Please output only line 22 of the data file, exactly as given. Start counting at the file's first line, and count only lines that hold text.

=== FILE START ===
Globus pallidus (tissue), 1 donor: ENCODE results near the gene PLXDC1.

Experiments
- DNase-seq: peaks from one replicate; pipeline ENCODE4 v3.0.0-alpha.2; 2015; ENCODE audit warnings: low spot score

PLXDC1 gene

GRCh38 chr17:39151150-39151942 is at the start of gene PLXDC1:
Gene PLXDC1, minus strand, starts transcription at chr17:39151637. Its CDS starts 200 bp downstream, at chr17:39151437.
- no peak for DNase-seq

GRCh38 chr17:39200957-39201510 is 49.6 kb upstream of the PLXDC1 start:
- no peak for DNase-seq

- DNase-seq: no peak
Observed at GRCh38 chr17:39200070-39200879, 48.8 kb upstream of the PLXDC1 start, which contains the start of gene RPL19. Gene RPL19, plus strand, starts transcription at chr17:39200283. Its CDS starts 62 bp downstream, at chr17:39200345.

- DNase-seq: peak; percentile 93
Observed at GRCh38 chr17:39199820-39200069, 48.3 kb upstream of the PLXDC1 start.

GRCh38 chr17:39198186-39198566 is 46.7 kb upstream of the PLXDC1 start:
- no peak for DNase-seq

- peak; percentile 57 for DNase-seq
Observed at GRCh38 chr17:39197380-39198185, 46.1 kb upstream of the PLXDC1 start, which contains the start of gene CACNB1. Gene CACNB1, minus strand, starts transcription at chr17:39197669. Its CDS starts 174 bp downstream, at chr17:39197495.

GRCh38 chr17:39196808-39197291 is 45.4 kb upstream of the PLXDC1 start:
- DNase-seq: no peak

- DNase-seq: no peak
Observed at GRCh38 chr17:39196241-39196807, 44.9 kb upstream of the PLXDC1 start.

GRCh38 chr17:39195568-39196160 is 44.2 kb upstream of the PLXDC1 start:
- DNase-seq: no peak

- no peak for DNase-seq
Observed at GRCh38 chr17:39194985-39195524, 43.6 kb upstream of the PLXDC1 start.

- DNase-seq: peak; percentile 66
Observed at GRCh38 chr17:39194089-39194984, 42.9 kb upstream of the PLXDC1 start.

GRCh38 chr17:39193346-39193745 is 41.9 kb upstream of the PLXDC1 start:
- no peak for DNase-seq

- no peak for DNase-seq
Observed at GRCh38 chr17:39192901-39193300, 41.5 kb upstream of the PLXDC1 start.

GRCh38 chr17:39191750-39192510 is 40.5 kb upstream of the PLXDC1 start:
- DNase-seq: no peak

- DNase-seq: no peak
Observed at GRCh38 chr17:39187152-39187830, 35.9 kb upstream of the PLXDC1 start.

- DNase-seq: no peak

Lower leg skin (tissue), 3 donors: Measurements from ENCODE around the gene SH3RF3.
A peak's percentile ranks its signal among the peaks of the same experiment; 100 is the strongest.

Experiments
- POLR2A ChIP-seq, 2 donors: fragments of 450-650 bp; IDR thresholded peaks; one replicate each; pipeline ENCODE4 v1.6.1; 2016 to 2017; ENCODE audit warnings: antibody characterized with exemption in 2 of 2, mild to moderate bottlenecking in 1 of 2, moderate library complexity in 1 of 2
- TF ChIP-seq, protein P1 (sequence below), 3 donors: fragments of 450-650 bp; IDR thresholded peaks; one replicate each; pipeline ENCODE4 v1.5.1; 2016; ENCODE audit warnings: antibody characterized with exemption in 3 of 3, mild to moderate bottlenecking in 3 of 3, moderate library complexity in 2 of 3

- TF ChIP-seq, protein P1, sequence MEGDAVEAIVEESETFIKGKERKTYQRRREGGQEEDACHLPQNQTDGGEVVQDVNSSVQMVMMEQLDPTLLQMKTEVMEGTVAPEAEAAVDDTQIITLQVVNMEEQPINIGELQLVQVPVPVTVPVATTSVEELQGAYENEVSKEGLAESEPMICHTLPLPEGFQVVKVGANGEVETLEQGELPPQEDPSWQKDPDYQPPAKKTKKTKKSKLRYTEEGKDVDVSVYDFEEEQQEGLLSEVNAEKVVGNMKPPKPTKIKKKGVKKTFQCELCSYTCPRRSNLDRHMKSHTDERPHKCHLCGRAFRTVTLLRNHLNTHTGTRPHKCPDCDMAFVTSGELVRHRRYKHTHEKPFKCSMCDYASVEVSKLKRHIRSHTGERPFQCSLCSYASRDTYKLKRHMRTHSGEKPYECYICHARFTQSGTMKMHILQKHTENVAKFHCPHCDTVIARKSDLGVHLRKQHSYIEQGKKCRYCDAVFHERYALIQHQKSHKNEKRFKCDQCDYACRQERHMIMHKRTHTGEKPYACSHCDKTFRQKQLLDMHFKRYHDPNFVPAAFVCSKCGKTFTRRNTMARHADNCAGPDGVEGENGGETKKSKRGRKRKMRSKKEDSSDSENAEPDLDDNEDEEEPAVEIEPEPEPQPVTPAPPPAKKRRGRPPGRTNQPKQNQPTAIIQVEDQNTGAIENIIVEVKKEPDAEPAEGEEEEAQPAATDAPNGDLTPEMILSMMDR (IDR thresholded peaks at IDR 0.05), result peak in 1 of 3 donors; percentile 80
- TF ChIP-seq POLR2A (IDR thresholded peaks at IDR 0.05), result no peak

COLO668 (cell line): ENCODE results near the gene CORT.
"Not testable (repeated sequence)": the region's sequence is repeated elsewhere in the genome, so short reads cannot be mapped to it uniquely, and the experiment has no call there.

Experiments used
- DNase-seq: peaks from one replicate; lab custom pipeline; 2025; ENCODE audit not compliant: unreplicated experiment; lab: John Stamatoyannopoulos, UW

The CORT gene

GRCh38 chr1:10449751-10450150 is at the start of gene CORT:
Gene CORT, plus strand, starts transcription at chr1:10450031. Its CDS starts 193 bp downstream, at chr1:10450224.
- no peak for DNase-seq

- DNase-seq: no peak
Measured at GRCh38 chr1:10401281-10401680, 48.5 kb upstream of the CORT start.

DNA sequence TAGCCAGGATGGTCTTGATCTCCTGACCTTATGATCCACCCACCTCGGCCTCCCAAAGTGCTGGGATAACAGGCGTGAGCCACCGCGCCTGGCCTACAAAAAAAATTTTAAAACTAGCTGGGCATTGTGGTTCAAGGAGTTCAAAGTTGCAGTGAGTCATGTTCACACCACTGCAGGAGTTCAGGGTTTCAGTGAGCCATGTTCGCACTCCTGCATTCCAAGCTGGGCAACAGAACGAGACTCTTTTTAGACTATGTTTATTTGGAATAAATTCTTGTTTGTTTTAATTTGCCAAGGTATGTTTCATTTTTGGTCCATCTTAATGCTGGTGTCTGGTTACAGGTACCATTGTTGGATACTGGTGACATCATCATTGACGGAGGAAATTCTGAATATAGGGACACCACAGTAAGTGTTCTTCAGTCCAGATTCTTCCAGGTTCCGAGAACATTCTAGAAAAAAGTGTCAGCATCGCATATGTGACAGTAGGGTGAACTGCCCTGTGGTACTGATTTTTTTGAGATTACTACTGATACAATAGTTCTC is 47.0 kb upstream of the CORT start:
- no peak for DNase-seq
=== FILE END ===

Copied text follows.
GRCh38 chr17:39195568-39196160 is 44.2 kb upstream of the PLXDC1 start: